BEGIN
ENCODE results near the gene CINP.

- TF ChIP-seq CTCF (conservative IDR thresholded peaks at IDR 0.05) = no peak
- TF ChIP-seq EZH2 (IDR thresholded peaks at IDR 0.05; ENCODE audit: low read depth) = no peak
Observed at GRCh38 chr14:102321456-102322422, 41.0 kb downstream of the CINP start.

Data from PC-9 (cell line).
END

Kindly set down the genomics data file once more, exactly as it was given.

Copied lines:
ENCODE results near the gene CINP.

- TF ChIP-seq CTCF (conservative IDR thresholded peaks at IDR 0.05) = no peak
- TF ChIP-seq EZH2 (IDR thresholded peaks at IDR 0.05; ENCODE audit: low read depth) = no peak
Observed at GRCh38 chr14:102321456-102322422, 41.0 kb downstream of the CINP start.

Data from PC-9 (cell line).